The IRA assesses 22 competencies across five areas: leadership, culture, and governance; analytics; best practice; adoption; and financial alignment.

What is the significance of the 300th case study?

This 300th published case study represents a total of $1.5 billion in validated measurable improvements, 5.4 million lives positively impacted, and 2.9 million care gaps closed.

In 2013, we began tracking all measurable improvements and documenting our progress in case studies. From the very beginning this process was always designed to validate, quantify, and communicate results versus focusing on a marketing exercise.

When we began publishing case studies, we didn’t look at it like it was a marketing tool. We’re looked at developing these case studies from an improvement science perspective. That said, you need to have realized results and validate those results.

Through the engine we built, and working with our professional services colleagues, we analyze opportunities and identify them, ensure SMART goals in place, measure performance, validate, quantify improvements, and publish results.

What advice do you have for healthcare organizations who are considering implementing or expanding the use of data analytics to improve health outcomes?

Healthcare data is complex – everyone has a lot of data but being able to bring it together in a cohesive way that is integrated is essential. Integrating data in a way where you can understand what the outcomes are, what your current baseline is and what your results are, how the results impact your financial performance, your clinical outcomes and quality, how that all relates to each other, and how to identify actionable opportunities is imperative to making improvements.

Integrated data along with our accelerators and other tools help identify where there is true opportunity and how you go about achieving those improvements.

Health Catalyst has an established process for being successful in driving improvements. We identify the baseline and then offer an action plan. There are SMART goals that we’re going to implement and steps we will take to achieve the projected value, track that value, and continue to make improvements.

Some organizations and technology vendors, think about how they can come in and sell technology. That’s not what Health Catalyst thinks about. What Health Catalyst thinks about is how can our organization help you drive the massive, measurable improvements that you need to have to fulfill your mission and to meet your strategic objectives.

What are some of the measurable improvements you’ve seen health systems achieve along this journey that have resonated the most with you?

One case of standout improvement would be The University of Kansas Health System (UKHS). The health system recognized it could improve performance efforts across its entire organization by leveraging data and analytics and an adaptive problem-solving approach to drive improvement.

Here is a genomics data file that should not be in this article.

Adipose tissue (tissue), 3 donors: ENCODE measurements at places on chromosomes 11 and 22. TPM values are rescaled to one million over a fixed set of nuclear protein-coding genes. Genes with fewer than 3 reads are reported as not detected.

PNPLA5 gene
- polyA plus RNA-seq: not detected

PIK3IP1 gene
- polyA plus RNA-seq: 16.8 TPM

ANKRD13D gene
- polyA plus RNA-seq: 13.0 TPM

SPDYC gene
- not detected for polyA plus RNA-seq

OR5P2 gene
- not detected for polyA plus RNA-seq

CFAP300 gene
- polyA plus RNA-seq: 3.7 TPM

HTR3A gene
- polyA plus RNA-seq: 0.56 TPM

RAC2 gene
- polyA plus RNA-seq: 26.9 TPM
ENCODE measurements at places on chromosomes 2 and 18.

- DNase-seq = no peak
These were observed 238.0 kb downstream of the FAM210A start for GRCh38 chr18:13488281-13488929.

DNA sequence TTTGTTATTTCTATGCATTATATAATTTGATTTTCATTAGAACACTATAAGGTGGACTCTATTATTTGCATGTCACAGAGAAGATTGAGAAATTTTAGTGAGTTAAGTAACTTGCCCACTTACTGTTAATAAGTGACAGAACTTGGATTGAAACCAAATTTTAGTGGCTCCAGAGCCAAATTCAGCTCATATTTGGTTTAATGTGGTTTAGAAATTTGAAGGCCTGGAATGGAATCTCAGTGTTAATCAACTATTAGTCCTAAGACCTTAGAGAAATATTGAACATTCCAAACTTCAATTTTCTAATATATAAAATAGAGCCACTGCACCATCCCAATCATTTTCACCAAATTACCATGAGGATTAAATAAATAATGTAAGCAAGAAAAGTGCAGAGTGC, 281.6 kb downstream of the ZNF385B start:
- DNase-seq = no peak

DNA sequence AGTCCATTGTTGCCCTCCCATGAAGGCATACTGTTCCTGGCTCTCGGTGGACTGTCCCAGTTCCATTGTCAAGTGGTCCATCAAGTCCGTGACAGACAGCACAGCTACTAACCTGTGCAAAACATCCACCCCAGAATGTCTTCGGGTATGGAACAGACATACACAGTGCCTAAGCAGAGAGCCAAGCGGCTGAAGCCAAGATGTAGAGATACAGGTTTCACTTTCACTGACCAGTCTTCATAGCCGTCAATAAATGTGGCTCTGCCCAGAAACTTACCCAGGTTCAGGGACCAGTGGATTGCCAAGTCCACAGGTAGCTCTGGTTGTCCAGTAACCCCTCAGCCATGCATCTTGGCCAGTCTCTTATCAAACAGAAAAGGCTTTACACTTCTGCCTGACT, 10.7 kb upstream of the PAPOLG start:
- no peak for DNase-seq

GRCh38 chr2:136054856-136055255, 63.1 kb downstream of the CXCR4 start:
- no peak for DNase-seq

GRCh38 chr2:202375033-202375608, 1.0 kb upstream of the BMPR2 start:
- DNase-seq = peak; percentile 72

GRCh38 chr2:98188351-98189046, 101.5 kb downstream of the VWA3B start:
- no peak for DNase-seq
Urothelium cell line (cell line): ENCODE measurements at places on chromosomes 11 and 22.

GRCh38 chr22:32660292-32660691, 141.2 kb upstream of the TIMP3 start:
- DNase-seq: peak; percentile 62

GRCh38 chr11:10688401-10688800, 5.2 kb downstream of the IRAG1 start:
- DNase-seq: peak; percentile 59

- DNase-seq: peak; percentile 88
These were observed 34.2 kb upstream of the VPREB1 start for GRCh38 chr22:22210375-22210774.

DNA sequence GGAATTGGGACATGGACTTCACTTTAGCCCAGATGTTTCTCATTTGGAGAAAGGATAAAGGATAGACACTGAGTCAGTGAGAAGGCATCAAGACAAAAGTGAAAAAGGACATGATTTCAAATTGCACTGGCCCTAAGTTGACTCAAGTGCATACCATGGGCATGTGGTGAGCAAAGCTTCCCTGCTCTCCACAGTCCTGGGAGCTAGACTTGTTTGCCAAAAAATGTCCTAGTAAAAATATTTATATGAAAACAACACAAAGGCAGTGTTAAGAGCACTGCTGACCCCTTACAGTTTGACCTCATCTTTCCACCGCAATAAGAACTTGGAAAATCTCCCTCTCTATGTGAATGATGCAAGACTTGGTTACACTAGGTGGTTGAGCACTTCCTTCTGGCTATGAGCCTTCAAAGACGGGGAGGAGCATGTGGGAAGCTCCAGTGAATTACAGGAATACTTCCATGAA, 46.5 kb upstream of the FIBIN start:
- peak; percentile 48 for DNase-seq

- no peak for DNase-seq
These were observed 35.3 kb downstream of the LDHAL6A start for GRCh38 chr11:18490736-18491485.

Recorded in late 2021, UKHS embarked on developing and applying an adaptive approach to problem-solving and developing a strategic performance improvement system. The organization applied a problem-solving approach that ensured it identified key stakeholders, involving them early and often.

 The UKHS defined success at the outset of problem-solving operations, leveraging data from the Health Catalyst® Data Operating System (DOS™) platform and a robust suite of analytics applications to understand, assist with, and evaluate improvement opportunities.

The UKHS links problems and possible solutions to the broader organizational vision and targets, leveraging its data and improvement resources to develop a clear and consistent understanding of the desired target performance from all stakeholders.

Improvement work is aligned across the organization, and clinicians are actively engaged in improvement efforts.

The UKHS’s adaptive approach to problem-solving led to all 21 clinical departments having annual growth and improvement plans in place, and the organization generated $4.7 million in cost savings. In addition, the organization saw the following results:

  • A 3.9-percent relative reduction in readmission rates over 12 months.
  • 0.69 On Examination (O/E) mortality rate for patients admitted to the hospital.
  • 20-point increase in access to care.
  • 11-point increase in overall rating of provider.
  • 10-point increase in physician communication quality.
  • In just one year, the zero harm initiatives improved care while reducing harm and costs.
  • $1.8 million in cost savings, the results of a:
    • 0.63 Standard Infection Ration (SIR) for catheter-associated bloodstream infections.
    • 0.83 SIR for hospital-onset Clostridioides difficile.
    • 0.96 SIR for catheter-associated urinary tract infections.
    • $600,000 in savings from five value-based improvement pilot projects in one year.

Other clients that have achieved notable improvements include Allina Health, Community Health Network, Carle Health, MemorialCare, and Texas Children’s Hospital.

Health Catalyst Powers $1.5 Billion in Validated Measurable Improvements